The Mets Are Swinging Again and Hitting Again

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A week ago, I came across an article by Mike Vorkunov of the Star-Ledger who pointed out that the Mets seemed to have changed their approach at the plate and that the results have been dramatic to say the least.

At the time, he wrote that they are walking less frequently over the last 30 days and have become more aggressive, including swinging at more pitches out of the zone.

More importantly their contact rate has remained nearly the same, while Mets hitters have struck out less often.

When Sandy Alderson fired hitting coach Dave Hudgens, he also made plainly clear that the approach would be the same with Lamar Johnson, but clearly it isn’t, the metrics provide documented evidence of that.

A week after Hudgens was fired and the Mets were mired in a losing streak, Alderson was quick to say I told you so, referring to his comments that changing the hitting coach won’t change much.

“The conclusion I would draw at this stage, consistent with what I suggested at the time we made the change, is sometimes it works and sometimes it doesn’t,” Alderson said. “It doesn’t mean there won’t be some change in the future that one can measure. But, at this point, we haven’t seen an uptick.”

Guess what Mr. Alderson, we have an uptick and the Mets are winning.

On-Base Plus Slugging

Since Lamar Johnson took over, the maddeningly patient Lucas Duda is now as aggressive as any other point in his career, swinging more frequently than ever on first to third pitch counts. Granderson has become one of the best hitting outfielders in the league, so much so that he’s now batting leadoff and flourishing there. Wright has been hitting the ball with more authority and Tejada has found his stroke and his .379 on-base percentage is second-best among all shortstops. 

I recall one of our readers commenting during a game thread after Lucas Duda hit an opposite field home run on a 1-1 that was outside the strike zone. “Hudgens would’ve said that was a bad swing.”

He posted a link to some quotes from Hudgens that included what he preaches to all his hitters and cited an incident that took place with second basemen Daniel Murphy.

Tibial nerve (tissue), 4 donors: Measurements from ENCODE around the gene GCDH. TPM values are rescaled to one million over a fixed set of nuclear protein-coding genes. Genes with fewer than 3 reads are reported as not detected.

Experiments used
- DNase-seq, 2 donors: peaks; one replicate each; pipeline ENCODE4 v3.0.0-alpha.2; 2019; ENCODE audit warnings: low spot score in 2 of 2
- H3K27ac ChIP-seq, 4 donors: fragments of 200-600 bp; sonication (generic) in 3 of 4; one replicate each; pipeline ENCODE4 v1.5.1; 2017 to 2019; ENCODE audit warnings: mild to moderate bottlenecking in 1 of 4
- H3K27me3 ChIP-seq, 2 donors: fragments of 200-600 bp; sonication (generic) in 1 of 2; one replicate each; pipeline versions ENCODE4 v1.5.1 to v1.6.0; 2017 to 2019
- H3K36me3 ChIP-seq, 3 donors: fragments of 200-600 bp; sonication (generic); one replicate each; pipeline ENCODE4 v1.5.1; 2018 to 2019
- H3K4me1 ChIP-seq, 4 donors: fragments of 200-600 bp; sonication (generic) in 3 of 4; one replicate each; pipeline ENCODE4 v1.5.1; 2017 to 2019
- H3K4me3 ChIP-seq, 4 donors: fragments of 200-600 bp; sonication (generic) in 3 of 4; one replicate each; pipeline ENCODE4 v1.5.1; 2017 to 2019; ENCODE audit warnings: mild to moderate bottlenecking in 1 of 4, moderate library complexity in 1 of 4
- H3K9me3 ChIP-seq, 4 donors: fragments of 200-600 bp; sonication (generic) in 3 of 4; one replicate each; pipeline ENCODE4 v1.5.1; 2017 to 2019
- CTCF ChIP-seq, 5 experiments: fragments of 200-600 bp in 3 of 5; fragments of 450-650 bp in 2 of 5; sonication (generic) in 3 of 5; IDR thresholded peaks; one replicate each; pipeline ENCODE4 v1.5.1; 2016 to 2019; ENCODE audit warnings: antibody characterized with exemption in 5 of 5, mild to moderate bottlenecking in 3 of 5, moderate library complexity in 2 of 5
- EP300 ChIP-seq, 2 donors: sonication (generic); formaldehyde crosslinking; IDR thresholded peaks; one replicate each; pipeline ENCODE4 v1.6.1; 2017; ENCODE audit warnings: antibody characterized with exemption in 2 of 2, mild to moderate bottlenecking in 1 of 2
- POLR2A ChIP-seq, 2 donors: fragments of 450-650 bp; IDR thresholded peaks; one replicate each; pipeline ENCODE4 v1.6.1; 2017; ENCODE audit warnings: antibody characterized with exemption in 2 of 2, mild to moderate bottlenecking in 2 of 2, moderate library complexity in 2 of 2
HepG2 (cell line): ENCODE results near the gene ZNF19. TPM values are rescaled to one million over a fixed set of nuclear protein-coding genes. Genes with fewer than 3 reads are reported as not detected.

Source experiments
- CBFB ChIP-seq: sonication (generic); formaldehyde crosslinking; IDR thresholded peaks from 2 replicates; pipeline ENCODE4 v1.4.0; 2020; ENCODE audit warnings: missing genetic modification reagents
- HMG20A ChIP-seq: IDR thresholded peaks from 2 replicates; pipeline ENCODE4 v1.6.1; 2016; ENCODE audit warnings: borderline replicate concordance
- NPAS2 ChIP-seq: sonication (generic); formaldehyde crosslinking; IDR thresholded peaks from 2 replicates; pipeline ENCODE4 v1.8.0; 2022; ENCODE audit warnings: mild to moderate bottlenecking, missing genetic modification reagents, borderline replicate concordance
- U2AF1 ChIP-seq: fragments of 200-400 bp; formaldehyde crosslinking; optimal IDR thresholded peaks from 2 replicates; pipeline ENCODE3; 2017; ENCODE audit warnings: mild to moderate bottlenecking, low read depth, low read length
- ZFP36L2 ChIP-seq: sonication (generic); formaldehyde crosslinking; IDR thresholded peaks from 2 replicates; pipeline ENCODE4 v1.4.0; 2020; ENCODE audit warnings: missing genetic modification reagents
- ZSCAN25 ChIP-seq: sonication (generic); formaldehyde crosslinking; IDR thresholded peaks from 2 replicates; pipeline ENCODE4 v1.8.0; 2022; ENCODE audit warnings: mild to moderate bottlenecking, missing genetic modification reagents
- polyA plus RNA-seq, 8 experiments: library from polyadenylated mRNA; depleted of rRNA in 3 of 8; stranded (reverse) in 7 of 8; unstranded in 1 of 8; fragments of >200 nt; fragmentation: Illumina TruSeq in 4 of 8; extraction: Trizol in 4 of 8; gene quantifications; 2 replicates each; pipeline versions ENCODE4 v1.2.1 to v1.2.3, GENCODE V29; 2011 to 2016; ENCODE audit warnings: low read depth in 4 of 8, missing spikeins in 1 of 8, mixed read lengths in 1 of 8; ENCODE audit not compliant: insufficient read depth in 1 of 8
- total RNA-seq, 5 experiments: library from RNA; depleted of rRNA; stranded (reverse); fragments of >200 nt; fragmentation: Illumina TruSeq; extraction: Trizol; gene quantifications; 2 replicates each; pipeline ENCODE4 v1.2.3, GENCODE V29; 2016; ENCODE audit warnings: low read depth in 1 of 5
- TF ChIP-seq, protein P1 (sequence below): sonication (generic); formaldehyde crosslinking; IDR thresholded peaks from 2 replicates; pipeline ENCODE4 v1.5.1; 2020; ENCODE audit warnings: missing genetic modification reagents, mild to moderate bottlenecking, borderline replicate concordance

He snatched a piece of paper and drew a plate. The surface is 17 inches wide. He shaved off the outer two inches on each side. He tells his players, in general, they hit .200 on those outer edges. “We want to hit these 13 inches in the middle,” he said.

On Monday night, Daniel Murphy offered at a 1-1 changeup on the outside. The pitch was probably a strike. No matter. When Murphy came back to the dugout, Hudgens pulled him aside for a refresher course in “the one area he needs to make progress on.”

“He will get some hits on that (pitch) — because he’s a good hitter,” Hudgens said. “But he’s not going to do any damage on it. And early in the count, 1-1 is early, you want damage.”

I believe Hudgens had the team dwelling too much on the science of hitting and putting undue pressure on all of them. Our hitters – young and old – began to doubt themselves as hitters and were now questioning if they got this far as major leaguers just by being lucky and not because they were good.

Most of their confidence was shattered. Don’t take it from me, listen to the last three months of what former batting champion Keith Hernandez has been saying.

“This team has become too defensive up there, too tentative and too mechanical. No longer relying on pure instinct, every pitch is being mentally processed. Just go up there and hit the bejeezus out of the ball, guys.”

Whenever d’Arnaud is asked how he accounts for his turnaround at the plate, he says clearly that he had to get rid of all the noise that was crammed into his head. He says that he had to take himself back to the hitter he was before he joined the Mets. He had to go back to doing what always made him successful, filter out all the foreign advice, and return to being himself. Asked often to expand on that, he doesn’t. But I think his silence speaks volumes.

The bottom line is that the offense is hitting again. Walking less, but hitting. Taking fewer pitches but hitting. That’s what it’s all about – hitting. They are now back to using their unique talents and their natural instincts and the results plainly speak for themselves.

As Ron Darling pointed out, “These guys don’t care about the science of hitting and the hundreds of different metrics that are out there. These players are athletes and they are driven by their instincts and their competitive nature.”

I seem to recall Dave Hudgens mocking Hernandez and Darling on his way out.

“I won’t miss those guys. I just shake my head at the old-school guys that have it all figured out. ‘Go up there and swing the bat.’ Well, what do you want to swing at? It’s just hilarious, really.”

Not as hilarious as you Mr. Hudgens.

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About Joe D 7967 Articles
I'm a lifelong Mets fan who loves writing and talking about the Amazins' 24/7. From the Miracle in 1969 to the magic of 1986, and even the near misses in '73, '00 and '15, I've experienced it all - the highs and the lows. I started Mets Merized Online in 2005 to feed my addiction and interact with other passionate Met fans like you. Follow me on Twitter @metsmerized.